Hungarian Jews heard a rallying cry at the March of the Living in Budapest on Sunday, as speakers warned of the dangers of far-right party Jobbik – just as it was doing well at the polls.
Representatives of the country’s 100,000-strong Jewish community heard World Jewish Congress President and cosmetics heir Ronald Lauder say party was ruining Hungary’s reputation abroad.
Lauder, whose grandparents left Hungary before over half a million Jews were killed, said that when it comes to country in the eyes of the world, “people see Jobbik, they see an extremist party that promotes hate”.
He continued: “It does not see its great culture, it does not see its beautiful cities, it does not remember its great and glorious past. Today, the world sees Hungary and they see Jobbik”.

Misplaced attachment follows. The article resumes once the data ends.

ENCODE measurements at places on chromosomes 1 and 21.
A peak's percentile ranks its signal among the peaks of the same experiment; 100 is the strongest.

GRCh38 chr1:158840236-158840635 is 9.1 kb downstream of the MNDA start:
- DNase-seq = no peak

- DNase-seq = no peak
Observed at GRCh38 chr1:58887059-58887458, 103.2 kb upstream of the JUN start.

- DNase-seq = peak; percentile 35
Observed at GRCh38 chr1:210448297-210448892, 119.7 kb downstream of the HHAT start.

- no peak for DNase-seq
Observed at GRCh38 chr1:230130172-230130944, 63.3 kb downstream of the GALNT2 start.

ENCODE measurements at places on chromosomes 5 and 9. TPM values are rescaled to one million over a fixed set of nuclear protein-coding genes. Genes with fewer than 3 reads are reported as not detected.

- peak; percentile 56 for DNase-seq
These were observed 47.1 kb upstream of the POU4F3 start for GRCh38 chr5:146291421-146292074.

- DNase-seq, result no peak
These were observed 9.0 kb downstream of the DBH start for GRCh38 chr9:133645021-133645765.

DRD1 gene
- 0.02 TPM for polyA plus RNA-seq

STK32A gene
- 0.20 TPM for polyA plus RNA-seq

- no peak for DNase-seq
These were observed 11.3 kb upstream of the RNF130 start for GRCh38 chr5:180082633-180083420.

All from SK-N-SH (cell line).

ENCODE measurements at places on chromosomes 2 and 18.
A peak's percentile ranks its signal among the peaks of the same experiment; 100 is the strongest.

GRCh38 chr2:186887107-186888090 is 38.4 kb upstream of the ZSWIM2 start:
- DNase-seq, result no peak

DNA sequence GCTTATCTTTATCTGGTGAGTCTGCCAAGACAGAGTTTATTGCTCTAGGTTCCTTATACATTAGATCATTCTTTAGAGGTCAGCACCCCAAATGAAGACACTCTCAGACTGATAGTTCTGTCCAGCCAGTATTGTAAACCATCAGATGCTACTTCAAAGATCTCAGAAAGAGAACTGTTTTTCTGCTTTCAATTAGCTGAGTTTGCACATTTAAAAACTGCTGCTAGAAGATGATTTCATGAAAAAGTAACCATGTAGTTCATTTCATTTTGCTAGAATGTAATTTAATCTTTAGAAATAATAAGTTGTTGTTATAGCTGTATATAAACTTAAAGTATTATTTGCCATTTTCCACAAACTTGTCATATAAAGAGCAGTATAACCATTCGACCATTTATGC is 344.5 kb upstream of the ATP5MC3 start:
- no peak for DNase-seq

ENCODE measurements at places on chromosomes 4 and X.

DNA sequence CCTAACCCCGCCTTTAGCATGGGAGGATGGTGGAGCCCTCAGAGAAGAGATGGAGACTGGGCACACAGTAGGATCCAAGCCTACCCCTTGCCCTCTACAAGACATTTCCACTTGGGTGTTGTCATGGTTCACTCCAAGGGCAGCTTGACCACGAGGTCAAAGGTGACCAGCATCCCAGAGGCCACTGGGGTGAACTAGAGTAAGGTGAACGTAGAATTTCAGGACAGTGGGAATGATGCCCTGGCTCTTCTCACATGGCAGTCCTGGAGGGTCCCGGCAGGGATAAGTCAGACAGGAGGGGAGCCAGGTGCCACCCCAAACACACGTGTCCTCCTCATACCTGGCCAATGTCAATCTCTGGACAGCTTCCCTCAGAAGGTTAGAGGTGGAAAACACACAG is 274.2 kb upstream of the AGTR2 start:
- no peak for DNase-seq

The warnings seemed timely, after election results in which Jobbik increased its national share of the vote from 16 to 21 percent. While conservative Prime Minister Viktor Orban won a second four-year term, Jobbik may yet become the second-largest party if five left-wing parties cannot agree to enter a coalition.
Jobbik leaders and politicians have been repeatedly accused of anti-Semitism, and seems to revel in its battle with Jewish groups. In February, party leader Gabor Vona denied “provocation” after holding a rally in a former synagogue. Jewish groups said it was “disgusting” and “an insult to the memories” of Holocaust victims.
HUNGRY: Hungarian Jews gathered outside Dohany Street Synagogue today in memory of the Jewish holocaust victims. pic.twitter.com/nz46rEty97
— Israel News Flash (@ILNewsFlash) April 12, 2015